Standing as a Witness to Faith and Beauty for 150 Years
On September 8, 2019, the Diocese of Portland will celebrate the 150th anniversary of the dedication of the Cathedral of the Immaculate Conception in Portland, the mother church of the diocese. The cathedral was dedicated on September 8, 1869, by Bishop David Bacon, the first Bishop of Portland.
Several events are planned to celebrate the 150th anniversary. All will be held at the Cathedral of the Immaculate Conception located at 307 Congress Street in Portland.
► Sunday, March 24, 2019 at 2 p.m.
Monsignor Marc Caron, a priest of the Diocese of Portland. will present "Standing as a Witness to Faith and Beauty for 150 Years," the nature and architecture of the cathedral. The presentation will be in the cathedral chapel and is open to all. Attendees will be able to tour the cathedral afterwards.
► Sunday, September 8, 2019 at 10 a.m.
A Mass commemorating the Nativity of the Blessed Virgin Mary & the anniversary of the dedication of the cathedral will be celebrated by Bishop Robert Deeley.
► Saturday, December 7, 2019 at 4 p.m.
Bishop Robert Deeley will celebrate Mass commemorating the Immaculate Conception on the eve of the solemnity. The Mass will be followed by a reception in the cathedral's Guild Hall, a fundraiser for the St. Vincent de Paul Soup Kitchen.
The Cathedral's Early History
Work on the cathedral actually began more than a decade before the celebratory day of dedication. Shortly after the diocese was established in 1855, Bishop Bacon began acquiring land for it. The adjoining chapel was completed in December 1856, but work on the cathedral itself was delayed because of a supply shortage during the Civil War.
After construction had begun, there was a devastating setback. With the walls mostly completed, the great fire of July 4, 1866, swept through Portland, destroying not only the new cathedral but the chapel, the parish school, a convent, and the bishop’s residence. Bishop Bacon would write in his diary, “Nothing of any value was saved.” It would lead the bishop to go on a fundraising tour through the northeastern United States and into Canada to raise the necessary money to rebuild.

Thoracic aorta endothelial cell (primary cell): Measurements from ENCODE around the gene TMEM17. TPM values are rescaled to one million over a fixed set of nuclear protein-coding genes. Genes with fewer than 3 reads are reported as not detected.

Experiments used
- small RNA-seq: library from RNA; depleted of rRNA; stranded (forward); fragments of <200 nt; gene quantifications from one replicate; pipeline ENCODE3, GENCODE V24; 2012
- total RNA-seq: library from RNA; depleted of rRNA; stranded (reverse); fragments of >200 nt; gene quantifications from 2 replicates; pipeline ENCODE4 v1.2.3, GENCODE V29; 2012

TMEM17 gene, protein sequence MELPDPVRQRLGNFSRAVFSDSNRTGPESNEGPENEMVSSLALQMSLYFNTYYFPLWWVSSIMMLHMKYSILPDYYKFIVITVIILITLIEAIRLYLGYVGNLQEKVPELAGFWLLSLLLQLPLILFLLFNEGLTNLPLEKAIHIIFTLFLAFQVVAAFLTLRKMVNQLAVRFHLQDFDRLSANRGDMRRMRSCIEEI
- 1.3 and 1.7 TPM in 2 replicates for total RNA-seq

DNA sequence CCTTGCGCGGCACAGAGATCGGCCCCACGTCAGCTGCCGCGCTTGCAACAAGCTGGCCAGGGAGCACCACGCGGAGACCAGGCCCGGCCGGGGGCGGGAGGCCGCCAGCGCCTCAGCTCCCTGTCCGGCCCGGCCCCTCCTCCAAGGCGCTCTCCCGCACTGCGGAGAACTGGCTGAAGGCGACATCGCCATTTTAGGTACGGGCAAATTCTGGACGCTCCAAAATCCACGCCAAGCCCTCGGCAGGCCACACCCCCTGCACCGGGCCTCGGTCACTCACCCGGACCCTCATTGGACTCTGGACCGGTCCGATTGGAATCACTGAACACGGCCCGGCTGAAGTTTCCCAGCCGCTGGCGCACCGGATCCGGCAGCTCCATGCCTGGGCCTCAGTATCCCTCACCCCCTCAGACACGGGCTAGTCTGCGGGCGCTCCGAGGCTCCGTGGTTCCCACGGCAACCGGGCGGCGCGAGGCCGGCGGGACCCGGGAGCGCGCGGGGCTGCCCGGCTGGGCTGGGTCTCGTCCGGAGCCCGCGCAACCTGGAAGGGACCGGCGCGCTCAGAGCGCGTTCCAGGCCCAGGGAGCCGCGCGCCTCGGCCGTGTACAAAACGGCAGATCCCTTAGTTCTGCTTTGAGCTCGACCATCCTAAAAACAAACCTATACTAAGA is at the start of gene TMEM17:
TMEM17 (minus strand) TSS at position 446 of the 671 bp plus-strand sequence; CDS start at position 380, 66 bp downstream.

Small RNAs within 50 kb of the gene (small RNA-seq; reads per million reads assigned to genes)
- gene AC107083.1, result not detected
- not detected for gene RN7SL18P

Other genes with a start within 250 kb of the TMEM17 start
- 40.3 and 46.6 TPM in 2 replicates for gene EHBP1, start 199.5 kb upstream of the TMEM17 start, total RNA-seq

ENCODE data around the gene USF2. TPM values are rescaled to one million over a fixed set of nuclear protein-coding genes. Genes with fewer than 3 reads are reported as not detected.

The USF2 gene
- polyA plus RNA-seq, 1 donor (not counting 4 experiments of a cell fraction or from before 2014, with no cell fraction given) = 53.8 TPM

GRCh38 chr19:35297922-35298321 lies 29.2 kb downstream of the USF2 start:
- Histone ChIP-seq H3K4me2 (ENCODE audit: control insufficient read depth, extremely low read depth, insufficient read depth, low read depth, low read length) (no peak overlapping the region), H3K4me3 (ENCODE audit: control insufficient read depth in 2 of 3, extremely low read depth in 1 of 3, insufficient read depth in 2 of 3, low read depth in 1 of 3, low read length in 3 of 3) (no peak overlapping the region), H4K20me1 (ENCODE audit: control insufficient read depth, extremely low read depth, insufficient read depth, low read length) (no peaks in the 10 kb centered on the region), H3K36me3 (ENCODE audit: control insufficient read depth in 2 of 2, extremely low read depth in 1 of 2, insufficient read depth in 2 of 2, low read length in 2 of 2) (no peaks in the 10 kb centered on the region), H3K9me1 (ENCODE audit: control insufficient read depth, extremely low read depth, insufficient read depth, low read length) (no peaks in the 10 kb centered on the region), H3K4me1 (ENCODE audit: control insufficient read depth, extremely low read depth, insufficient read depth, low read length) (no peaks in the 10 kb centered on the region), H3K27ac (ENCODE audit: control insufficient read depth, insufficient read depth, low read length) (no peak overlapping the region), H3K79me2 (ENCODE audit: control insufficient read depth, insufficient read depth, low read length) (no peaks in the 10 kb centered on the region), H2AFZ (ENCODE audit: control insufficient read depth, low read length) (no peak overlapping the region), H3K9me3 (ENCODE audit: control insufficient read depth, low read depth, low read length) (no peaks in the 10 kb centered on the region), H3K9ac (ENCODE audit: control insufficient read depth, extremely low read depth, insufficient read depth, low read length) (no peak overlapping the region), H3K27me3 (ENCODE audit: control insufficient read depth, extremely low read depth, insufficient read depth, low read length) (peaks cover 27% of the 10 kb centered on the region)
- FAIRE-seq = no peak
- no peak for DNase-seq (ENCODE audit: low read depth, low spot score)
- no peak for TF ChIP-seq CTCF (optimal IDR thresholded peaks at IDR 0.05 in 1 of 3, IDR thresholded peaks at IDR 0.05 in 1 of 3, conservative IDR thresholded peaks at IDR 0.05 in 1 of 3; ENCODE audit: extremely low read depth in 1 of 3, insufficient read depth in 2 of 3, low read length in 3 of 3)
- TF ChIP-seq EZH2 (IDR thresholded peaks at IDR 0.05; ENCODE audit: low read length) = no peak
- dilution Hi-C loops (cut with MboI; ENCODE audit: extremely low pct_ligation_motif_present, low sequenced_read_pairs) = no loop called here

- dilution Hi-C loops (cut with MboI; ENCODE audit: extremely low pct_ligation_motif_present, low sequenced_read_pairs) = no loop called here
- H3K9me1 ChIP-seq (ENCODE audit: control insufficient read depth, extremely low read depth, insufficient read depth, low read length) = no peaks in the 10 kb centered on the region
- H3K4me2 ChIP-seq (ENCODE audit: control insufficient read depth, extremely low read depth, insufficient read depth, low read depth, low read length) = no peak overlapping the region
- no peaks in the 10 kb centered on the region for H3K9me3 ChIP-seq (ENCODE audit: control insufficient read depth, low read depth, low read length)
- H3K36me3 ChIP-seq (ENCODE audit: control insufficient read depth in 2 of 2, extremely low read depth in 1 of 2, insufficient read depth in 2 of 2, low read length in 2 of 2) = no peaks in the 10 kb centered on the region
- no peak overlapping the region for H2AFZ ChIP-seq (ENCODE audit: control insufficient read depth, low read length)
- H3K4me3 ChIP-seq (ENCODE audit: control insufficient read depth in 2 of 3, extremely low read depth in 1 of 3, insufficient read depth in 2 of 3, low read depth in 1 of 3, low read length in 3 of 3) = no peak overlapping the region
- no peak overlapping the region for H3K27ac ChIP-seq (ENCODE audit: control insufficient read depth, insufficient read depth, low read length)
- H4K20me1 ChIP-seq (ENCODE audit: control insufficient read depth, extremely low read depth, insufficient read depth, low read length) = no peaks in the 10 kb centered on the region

The Cathedral of the Immaculate Conception was designed by Patrick Charles Keely of New York, one of the most prominent architects of Catholic churches in the United States at that time. Gothic Revival in style, it features vaulted ceilings, strong vertical lines, soaring spires, and lancet-shaped windows.
The cathedral’s organ, which also dates back to 1869, was built by the prestigious Henry Erben Company of New York. The organ has 3336 pipes.
Through the years, many bishops would leave their mark on the cathedral. In the early 1900’s, Bishop William O’Connell commissioned new, stained-glass windows. They depict events in the life of Christ and the Blessed Mother. Scenes include the Assumption of the Blessed Virgin, the Nativity of the Lord, the Miracle of Cana, the death of St. Joseph, and the crucifixion, among others. The striking Immaculate Conception window was a gift from Bishop O'Connell to the church.
Those windows and additional ones commissioned by Bishop O’Connell’s successor, Bishop Louis Walsh, were designed by the much-respected Franz Mayer Studio in Munich, Germany. The company’s work was world renowned, appearing at the Vatican and in cathedrals and churches around the world. The Cathedral of the Immaculate Conception, however, is one of only a few churches to have both its clerestory and side windows made by the Mayer Studio.